The proposed vaccine qualifies as a Class II Veterinary Biologic (vaccine using a live vector to carry a recombinant-derived foreign gene). More details on the regulation of veterinary biologics produced by biotechnology can be found in Veterinary Biologics Guideline 3.2, available on the website of the Canadian Food Inspection Agency (CFIA) website. This vaccine construct is a human adenovirus-vectored recombinant vaccine containing a gene sequence from the ERA strain of wildlife rabies vaccine virus, inserted into the E-3 region of the human adenovirus type 5. The licensed vaccinia-vectored recombinant rabies vaccine (VR-G) contains the same ERA rabies virus glycoprotein sequence. The master seed, also referred to as "AdRG1.3," was re-plaqued on suitable cell types to produce the viral master seed, which was tested for purity, identity and genetic stability by the CFIA's Biologics Evaluation Laboratory (BEL), and the viral master seed and master cell stock have been approved for use in veterinary vaccine production in Canada.

The potential for in vivo recombination of the human adenovirus-vectored recombinant vaccine virus with field and other vaccine viruses is unknown, but it is considered small. For intergenic recombination to occur, two related viruses would have to infect the same cell. The likelihood of co-infection of individual cells would be predicted to be a rare event because the proposed vaccine has a single viral component and the vaccine virus does not lead to infection in the target species or other wildlife species that are likely to consume the baits. Therefore, occurrence of recombination in vivo is not expected.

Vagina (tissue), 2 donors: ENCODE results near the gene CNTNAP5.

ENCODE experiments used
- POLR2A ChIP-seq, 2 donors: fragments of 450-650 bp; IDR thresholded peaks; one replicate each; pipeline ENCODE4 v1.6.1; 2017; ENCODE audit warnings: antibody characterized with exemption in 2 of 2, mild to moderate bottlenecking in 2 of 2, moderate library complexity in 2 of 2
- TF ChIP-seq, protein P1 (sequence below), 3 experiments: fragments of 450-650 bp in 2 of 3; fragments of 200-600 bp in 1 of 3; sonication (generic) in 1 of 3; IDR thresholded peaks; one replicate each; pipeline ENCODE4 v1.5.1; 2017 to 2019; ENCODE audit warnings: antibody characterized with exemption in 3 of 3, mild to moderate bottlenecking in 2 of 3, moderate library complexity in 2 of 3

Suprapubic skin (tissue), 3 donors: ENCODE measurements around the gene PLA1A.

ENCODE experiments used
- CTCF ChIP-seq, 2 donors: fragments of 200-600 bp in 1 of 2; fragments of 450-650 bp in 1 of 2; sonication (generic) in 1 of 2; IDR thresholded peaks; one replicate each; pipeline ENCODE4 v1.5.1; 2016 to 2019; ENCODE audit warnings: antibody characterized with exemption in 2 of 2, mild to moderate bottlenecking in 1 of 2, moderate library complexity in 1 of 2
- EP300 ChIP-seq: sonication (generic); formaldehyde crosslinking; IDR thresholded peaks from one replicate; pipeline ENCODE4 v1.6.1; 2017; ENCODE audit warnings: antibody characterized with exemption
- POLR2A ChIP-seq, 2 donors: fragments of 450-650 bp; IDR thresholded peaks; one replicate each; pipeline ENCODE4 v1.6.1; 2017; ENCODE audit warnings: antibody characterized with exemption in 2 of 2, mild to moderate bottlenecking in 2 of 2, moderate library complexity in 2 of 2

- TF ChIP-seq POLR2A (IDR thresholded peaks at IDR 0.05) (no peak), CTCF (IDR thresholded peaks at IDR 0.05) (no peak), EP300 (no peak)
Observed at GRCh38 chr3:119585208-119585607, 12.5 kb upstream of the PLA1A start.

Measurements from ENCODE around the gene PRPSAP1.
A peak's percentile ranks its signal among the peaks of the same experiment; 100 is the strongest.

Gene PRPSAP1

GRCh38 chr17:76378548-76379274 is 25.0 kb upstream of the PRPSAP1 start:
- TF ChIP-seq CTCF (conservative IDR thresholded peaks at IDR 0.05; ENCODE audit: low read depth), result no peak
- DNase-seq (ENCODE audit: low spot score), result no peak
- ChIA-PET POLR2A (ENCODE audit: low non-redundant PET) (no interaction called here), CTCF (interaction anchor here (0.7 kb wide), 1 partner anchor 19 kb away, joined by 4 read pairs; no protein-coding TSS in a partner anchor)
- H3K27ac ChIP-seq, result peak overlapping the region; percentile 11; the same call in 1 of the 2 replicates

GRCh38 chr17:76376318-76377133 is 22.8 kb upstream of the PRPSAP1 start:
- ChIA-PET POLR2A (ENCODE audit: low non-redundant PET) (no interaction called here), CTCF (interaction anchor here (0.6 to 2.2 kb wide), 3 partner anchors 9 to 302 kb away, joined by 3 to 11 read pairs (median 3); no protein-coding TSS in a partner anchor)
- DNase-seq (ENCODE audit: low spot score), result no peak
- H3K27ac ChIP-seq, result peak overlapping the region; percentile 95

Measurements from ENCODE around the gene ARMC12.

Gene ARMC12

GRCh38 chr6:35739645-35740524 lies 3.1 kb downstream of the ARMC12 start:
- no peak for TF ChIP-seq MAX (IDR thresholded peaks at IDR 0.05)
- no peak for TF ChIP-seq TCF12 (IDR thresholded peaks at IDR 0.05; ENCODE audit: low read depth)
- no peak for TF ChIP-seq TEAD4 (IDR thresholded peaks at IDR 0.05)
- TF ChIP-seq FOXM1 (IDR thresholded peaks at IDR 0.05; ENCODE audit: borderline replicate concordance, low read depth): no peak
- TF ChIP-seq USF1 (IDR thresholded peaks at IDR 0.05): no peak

4. Animal Safety

This experimental rabies vaccine, live adenovirus vector, was found to be safe in experimental studies in skunks (intended target species) as well as in several non-target species. A variety of animal species has been included in the safety studies on AdRG1.3, including horses, pigs, sheep, dogs, cats, chickens, meadow voles, deer mice, foxes, cotton rats, squirrels, rabbits, groundhogs, and cows. No adverse reactions in the animals studied were found following oral inoculation of the experimental vaccine, while in most cases antibodies against the rabies viral protein were detected on day 28 post-exposure. Although all the animals were deemed to be clinically normal after oral inoculation of AdRG1.3, viral nucleic acids were detected in some tissues or the feces of some vaccinated animals, suggesting that AdRG1.3 was replicating or persisting in these hosts for a few days to a couple of weeks post-vaccination. Replication of adenovirus in immunocompromised animals such as nude mice or SCID mice did not appear to result in adverse reactions, but these animals failed to produce neutralizing antibodies against rabies due to their inherent immune deficiency. Collectively, these results indicate that AdRG1.3 may retain some replication capability in both healthy and immunocompromised animals, but it does not cause adverse reactions (toxicity) in these animals.

Studies showed that the Master Seed Virus is genetically and phenotypically stable up to passage MSV+10, and is free of extraneous agents. All of the studies in target and non-target species indicate that the host range and tropism of the rabies vaccine, live adenovirus vector, were not altered from the parent human adenovirus type 5 strain.